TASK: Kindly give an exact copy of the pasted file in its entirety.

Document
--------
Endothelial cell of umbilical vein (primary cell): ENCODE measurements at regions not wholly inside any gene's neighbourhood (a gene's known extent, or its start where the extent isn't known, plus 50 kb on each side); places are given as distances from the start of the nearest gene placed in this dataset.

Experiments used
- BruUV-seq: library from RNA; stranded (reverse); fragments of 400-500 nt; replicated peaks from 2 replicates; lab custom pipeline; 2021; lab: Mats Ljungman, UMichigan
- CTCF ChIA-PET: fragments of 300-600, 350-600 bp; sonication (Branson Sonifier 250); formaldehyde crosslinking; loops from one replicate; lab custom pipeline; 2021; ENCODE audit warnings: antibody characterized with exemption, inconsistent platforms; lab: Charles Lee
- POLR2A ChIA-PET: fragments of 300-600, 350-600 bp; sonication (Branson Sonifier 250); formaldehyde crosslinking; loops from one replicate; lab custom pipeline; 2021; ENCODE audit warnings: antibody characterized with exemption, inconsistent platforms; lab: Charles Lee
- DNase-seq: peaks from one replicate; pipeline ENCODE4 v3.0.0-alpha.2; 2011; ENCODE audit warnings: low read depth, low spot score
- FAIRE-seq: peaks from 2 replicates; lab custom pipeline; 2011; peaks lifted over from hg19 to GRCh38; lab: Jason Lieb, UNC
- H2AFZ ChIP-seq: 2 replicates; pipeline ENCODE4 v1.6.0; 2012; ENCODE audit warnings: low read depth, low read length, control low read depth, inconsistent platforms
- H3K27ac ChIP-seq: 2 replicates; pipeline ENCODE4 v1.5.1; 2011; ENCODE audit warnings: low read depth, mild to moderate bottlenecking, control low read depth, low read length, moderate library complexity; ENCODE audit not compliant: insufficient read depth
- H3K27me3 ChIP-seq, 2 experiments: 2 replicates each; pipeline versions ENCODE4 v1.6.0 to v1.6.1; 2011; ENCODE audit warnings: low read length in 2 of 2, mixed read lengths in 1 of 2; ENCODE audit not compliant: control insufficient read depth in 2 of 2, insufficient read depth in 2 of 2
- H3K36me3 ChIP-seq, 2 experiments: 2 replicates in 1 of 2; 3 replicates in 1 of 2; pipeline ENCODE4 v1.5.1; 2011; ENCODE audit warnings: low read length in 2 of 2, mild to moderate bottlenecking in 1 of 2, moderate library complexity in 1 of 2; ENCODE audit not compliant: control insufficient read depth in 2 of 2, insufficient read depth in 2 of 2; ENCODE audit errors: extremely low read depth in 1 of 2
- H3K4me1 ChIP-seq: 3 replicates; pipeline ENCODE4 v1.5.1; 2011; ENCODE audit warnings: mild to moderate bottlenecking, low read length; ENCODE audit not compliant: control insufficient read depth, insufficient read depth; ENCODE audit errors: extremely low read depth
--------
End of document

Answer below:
Endothelial cell of umbilical vein (primary cell): ENCODE measurements at regions not wholly inside any gene's neighbourhood (a gene's known extent, or its start where the extent isn't known, plus 50 kb on each side); places are given as distances from the start of the nearest gene placed in this dataset.

Experiments used
- BruUV-seq: library from RNA; stranded (reverse); fragments of 400-500 nt; replicated peaks from 2 replicates; lab custom pipeline; 2021; lab: Mats Ljungman, UMichigan
- CTCF ChIA-PET: fragments of 300-600, 350-600 bp; sonication (Branson Sonifier 250); formaldehyde crosslinking; loops from one replicate; lab custom pipeline; 2021; ENCODE audit warnings: antibody characterized with exemption, inconsistent platforms; lab: Charles Lee
- POLR2A ChIA-PET: fragments of 300-600, 350-600 bp; sonication (Branson Sonifier 250); formaldehyde crosslinking; loops from one replicate; lab custom pipeline; 2021; ENCODE audit warnings: antibody characterized with exemption, inconsistent platforms; lab: Charles Lee
- DNase-seq: peaks from one replicate; pipeline ENCODE4 v3.0.0-alpha.2; 2011; ENCODE audit warnings: low read depth, low spot score
- FAIRE-seq: peaks from 2 replicates; lab custom pipeline; 2011; peaks lifted over from hg19 to GRCh38; lab: Jason Lieb, UNC
- H2AFZ ChIP-seq: 2 replicates; pipeline ENCODE4 v1.6.0; 2012; ENCODE audit warnings: low read depth, low read length, control low read depth, inconsistent platforms
- H3K27ac ChIP-seq: 2 replicates; pipeline ENCODE4 v1.5.1; 2011; ENCODE audit warnings: low read depth, mild to moderate bottlenecking, control low read depth, low read length, moderate library complexity; ENCODE audit not compliant: insufficient read depth
- H3K27me3 ChIP-seq, 2 experiments: 2 replicates each; pipeline versions ENCODE4 v1.6.0 to v1.6.1; 2011; ENCODE audit warnings: low read length in 2 of 2, mixed read lengths in 1 of 2; ENCODE audit not compliant: control insufficient read depth in 2 of 2, insufficient read depth in 2 of 2
- H3K36me3 ChIP-seq, 2 experiments: 2 replicates in 1 of 2; 3 replicates in 1 of 2; pipeline ENCODE4 v1.5.1; 2011; ENCODE audit warnings: low read length in 2 of 2, mild to moderate bottlenecking in 1 of 2, moderate library complexity in 1 of 2; ENCODE audit not compliant: control insufficient read depth in 2 of 2, insufficient read depth in 2 of 2; ENCODE audit errors: extremely low read depth in 1 of 2
- H3K4me1 ChIP-seq: 3 replicates; pipeline ENCODE4 v1.5.1; 2011; ENCODE audit warnings: mild to moderate bottlenecking, low read length; ENCODE audit not compliant: control insufficient read depth, insufficient read depth; ENCODE audit errors: extremely low read depth